• Thanks by the way for a brief contributive discussion :) – Cavid Hummatov May 31 '17 at 11:14

My impression, as a native (AmE) speaker who has no special experience with people who research the life cycles of fish,* is also that rearing feels wrong or clumsy here. I understand rear in this kind of sense as a transitive verb: it denotes the action performed by the parent or a farmer, caring for young until they reach adulthood—not the action of growing up, performed by the young.

What dictionaries say

I checked a few dictionaries, and they don't list this sense for rear. The Oxford English Dictionary, the most complete English dictionary, devotes an entire page to rear as a verb, and does not list this intransitive sense. They suggest that only the transitive sense that you have in mind is standard. However, general-purpose dictionaries often cover specialized senses of words incorrectly. Note, though, that farmers are said to rear pigs, calves, etc.; the subject of rear doesn't have to be a parent of the animal who is reared.

The etymology might provide a clue. There are some intransitive senses of rear that come from the same origins, such as standing on the hind legs, usually said of four-legged animals. I don't find any reason to suggest that this kind of sense influenced fish researchers, though.

An educated guess

I can't give you a definitive answer, but I can offer you an educated guess, the nature of which might provide some clues about how English works in general—even if this particular guess is wrong.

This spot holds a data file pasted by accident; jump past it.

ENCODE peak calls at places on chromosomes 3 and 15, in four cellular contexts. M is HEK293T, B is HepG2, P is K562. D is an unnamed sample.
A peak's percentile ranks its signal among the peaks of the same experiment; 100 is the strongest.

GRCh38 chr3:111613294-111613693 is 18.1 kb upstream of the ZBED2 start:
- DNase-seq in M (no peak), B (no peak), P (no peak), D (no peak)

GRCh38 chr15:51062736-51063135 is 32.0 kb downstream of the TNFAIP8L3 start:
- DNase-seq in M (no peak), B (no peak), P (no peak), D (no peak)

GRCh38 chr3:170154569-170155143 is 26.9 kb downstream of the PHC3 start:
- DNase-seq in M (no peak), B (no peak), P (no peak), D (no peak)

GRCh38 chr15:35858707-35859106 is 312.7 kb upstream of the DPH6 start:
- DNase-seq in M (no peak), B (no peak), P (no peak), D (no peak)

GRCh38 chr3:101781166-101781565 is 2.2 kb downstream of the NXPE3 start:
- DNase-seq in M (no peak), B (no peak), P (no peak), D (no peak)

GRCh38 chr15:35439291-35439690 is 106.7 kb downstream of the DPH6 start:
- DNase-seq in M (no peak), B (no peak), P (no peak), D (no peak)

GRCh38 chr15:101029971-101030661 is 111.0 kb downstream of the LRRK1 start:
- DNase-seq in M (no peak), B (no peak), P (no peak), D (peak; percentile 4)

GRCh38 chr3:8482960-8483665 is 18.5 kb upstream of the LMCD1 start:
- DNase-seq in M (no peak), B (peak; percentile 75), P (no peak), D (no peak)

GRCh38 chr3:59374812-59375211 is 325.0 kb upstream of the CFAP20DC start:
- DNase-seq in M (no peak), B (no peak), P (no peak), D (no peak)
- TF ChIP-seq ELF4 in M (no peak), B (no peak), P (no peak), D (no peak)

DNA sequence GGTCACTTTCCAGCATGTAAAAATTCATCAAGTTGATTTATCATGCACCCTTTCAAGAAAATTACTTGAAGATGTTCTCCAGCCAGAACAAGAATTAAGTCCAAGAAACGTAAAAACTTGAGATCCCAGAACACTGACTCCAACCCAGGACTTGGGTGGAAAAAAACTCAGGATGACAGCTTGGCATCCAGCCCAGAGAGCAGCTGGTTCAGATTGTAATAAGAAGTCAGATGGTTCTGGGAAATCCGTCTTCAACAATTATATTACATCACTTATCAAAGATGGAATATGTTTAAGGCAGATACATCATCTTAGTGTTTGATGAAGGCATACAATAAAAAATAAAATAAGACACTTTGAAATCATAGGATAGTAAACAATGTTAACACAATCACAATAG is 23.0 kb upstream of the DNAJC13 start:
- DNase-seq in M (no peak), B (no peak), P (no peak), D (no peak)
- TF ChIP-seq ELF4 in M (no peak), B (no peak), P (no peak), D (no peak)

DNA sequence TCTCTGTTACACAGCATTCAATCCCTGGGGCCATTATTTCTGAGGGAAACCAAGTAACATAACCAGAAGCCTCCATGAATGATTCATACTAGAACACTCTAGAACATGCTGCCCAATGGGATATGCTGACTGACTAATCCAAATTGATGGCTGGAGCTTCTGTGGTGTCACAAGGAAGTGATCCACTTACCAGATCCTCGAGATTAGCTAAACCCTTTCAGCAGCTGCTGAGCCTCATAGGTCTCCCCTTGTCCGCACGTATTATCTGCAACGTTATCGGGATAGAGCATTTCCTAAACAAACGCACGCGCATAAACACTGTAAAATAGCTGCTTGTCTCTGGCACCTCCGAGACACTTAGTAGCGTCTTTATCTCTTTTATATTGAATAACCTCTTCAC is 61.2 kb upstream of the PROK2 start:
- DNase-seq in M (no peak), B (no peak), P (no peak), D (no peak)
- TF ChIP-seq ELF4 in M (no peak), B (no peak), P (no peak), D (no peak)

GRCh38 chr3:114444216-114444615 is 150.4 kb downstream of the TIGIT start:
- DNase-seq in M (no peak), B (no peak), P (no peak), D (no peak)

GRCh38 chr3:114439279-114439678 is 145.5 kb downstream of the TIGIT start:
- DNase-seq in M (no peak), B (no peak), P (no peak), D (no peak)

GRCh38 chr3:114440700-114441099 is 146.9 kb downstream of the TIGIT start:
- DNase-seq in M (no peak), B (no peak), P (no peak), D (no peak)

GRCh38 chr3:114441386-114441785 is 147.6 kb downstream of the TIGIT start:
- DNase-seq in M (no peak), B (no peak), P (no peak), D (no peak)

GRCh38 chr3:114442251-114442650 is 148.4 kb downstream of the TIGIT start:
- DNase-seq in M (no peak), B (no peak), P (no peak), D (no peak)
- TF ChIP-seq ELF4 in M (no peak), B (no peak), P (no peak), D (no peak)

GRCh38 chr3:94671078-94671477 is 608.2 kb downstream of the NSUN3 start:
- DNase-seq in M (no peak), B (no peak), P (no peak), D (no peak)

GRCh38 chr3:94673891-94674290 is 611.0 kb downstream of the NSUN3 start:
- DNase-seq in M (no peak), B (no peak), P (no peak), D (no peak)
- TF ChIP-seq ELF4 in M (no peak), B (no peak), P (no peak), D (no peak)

First, there is a common way of using a transitive verb intransitively in English: the object of the verb used transitively simply becomes the subject of the verb used intransitively. For example:

Mom is cooking the chicken right now. → The chicken is cooking right now.

Jim broke the window. → The window broke.

Dr. Anopheles is breeding mosquitos in his laboratory. → Mosquitos are breeding in Dr. Anopheles' laboratory.

Sometimes the intransitive senses are not found in dictionaries. Inventing an intransitive sense in the moment, as needed, is sometimes felt to be a natural use of grammar in English, depending on the verb and what you're trying to say. For example, see this and this. This intransitive way of using a transitive verb is sometimes loosely called the "middle voice" or, more precisely, "ergative" use of a verb. (Note that most people have never heard of the terms "middle voice" or "ergative"; they're mostly known to linguists.)